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Rumors Build of Imminent Reg BI Release, Here's What Broker-Dealers Want

By Rita Raagas De Ramos May 21, 2019

The SEC’s pending Regulation Best Interest was a hot topic at last week’s Finra annual conference, with discussions revolving around when the final rule would be released and how close to the draft proposals the final rule would look.

At a compliance and legal trends session at the conference, Finra chief legal officer Robert Colby noted there are press reports that the SEC’s Reg BI will be released a week after Memorial Day. The reports are unconfirmed and sources at the SEC have declined to comment on the timing of the release of the pending rule.

Barbara Roper, director of investor protection at the Consumer Federation of America, notes that rumors of an earlier than initially expected release of Reg BI have been circling the industry. But as a member of the SEC’s Investor Advisory Council, which advises the SEC on regulatory priorities and other issues, she tells FA-IQ that they don’t receive a heads-up on the timing on any rule announcement.

The talk of an imminent release of Reg BI prompted Finra’s Colby to ask at the conference in Washington D.C. what broker-dealers will be looking out for the moment the new rule is released. Colby described the release of the pending Reg BI as “an epical moment, a critical time for the regulation of broker-dealers.”

Evan Charles, associate general counsel at Bank of America, said the first thing he will be looking for is whether or not the SEC decided to use the word fiduciary after all.

Charles noted that the SEC received many comments that they should use the word fiduciary or attempt to harmonize Reg BI with the Investment Advisers Act of 1940.

“That would be an obvious important thing to look for right away,” he said. “Do you see the word fiduciary in the Regulation Best Interest Standard now?”

After searching for the presence or absence of the word fiduciary, Charles said “the most basic part of what we’ll be looking for is ‘Did they keep the framework the same?” or “are they taking away or adding obligations?”

Charles was referring to the three specific obligations the proposed rule requires brokers to discharge their best interest duty:

  • Disclosure obligation: Disclose to the retail customer the key facts about the relationship, including material conflicts of interest.
  • Care obligation: Exercise reasonable diligence, care, skill and prudence, to understand the product; have a reasonable basis to believe that the product is in the retail customer’s best interest; and have a reasonable basis to believe a series of transactions is in the retail customer’s best interest.
  • Conflict of interest obligation: Establish, maintain and enforce policies and procedures reasonably designed to identify — and then, at a minimum, to disclose and mitigate, or eliminate — material conflicts of interest arising from financial incentives. Other material conflicts of interest must be at least disclosed.

Lastly, Charles said he would look to see if the SEC adapted any of the comments and suggestions it received since unveiling the proposed rules in April last year.

“Reg BI is a fundamental change to the broker-dealer model in terms of standard of care,” Charles said. “The SEC has publicly stated that it’s a higher level of standard of care than the fiduciary rule. The SEC has stated that the best interest standard is informed by fiduciary principles and those principles have shown up in Reg BI.”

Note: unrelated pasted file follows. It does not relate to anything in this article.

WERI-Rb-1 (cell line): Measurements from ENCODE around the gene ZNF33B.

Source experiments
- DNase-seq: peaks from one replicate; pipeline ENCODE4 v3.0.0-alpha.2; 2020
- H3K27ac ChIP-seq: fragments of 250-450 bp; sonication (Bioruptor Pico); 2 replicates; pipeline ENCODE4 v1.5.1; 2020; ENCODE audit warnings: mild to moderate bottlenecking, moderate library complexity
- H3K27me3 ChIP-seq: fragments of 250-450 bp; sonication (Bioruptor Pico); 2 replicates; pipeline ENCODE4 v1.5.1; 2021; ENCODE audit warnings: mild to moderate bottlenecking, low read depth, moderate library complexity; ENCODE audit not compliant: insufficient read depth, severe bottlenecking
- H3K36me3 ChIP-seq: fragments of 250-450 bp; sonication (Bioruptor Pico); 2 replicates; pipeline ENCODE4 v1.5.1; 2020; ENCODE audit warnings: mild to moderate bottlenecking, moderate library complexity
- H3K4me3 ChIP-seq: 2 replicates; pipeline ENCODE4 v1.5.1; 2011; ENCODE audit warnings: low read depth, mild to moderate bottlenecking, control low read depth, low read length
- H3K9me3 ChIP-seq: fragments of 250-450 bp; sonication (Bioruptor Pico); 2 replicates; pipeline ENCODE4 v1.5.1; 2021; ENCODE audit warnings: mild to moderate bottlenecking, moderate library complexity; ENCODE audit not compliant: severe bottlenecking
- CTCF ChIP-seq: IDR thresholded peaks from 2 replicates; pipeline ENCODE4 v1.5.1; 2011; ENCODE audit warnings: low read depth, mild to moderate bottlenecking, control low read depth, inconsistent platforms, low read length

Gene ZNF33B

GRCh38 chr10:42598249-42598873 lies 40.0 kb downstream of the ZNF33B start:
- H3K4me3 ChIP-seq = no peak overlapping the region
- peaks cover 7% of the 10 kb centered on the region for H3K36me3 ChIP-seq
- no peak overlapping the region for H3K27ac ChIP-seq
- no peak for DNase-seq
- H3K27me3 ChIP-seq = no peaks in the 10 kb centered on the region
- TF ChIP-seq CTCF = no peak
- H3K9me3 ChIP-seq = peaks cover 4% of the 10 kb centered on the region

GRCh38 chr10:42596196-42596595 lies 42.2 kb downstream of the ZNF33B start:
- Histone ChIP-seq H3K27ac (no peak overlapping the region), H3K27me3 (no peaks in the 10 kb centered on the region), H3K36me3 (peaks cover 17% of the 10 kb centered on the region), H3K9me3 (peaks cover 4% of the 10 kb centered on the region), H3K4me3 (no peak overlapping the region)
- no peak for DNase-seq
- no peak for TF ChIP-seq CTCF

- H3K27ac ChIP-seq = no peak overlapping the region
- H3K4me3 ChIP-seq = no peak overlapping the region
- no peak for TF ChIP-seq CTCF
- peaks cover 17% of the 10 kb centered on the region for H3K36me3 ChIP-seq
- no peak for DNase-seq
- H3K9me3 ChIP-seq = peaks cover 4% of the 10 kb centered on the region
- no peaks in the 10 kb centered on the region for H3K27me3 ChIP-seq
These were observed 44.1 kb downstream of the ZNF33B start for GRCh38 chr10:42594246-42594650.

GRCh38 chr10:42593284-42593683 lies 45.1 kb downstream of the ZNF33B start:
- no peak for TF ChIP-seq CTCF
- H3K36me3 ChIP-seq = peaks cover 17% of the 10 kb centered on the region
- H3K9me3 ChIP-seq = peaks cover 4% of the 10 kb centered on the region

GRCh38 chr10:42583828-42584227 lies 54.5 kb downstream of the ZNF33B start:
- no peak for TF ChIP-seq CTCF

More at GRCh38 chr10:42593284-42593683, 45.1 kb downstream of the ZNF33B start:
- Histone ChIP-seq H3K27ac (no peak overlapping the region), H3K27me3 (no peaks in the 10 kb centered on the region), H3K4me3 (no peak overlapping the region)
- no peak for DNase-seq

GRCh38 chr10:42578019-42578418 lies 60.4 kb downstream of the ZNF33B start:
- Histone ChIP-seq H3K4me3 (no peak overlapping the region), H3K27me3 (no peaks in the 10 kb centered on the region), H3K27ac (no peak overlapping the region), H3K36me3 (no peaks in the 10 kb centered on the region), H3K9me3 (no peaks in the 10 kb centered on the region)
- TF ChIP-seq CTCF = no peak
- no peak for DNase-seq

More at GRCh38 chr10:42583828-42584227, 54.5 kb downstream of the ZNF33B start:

Under the proposed rule, brokers must act in their client’s best interest — above the broker’s own interest, the firm’s interest or any affiliate’s interest.

The only thing missing — “which would clearly make it a fiduciary standard” — is if the SEC adds a duty of loyalty, Charles said.

(Getty)

Norm Ashkenas, chief compliance officer at Fidelity Brokerage Services, echoed Charles’ checklist and added that he would also check to see if the final rule distinguishes disclosure requirements between brokers and advisors, examine how the new rule would impact Finra’s suitability rules, and confirm if the new rule does indeed preserve the broker-dealer buy-and-hold investor model.

For its part the CFA — a staunch critic of the proposed Reg BI — will be looking for the following items, according to Roper:

  • Whether the SEC has defined best interest to mean something more than suitability, which is currently not the case.
  • Whether the SEC has included the prohibition on placing the broker’s interests ahead of the client’s interests in the operational provisions of the rule, without which that prohibition is unenforceable.
  • Whether the SEC has beefed up the obligation to mitigate conflicts by making clear that disclosure alone would not satisfy the obligation and that firms are prohibited from artificially creating conflicts of interest that they would then need to mitigate.
  • Whether the SEC will retain its arbitrary limit on brokers’ duty to customers to the point of transaction, even in ongoing relationships that involve periodic or ongoing advice, or whether it will adopt an approach that turns on the nature of the relationship as it does for advisors.
  • Whether the SEC has done anything to make clear that the Advisers Act fiduciary duty is not satisfied through disclosure alone.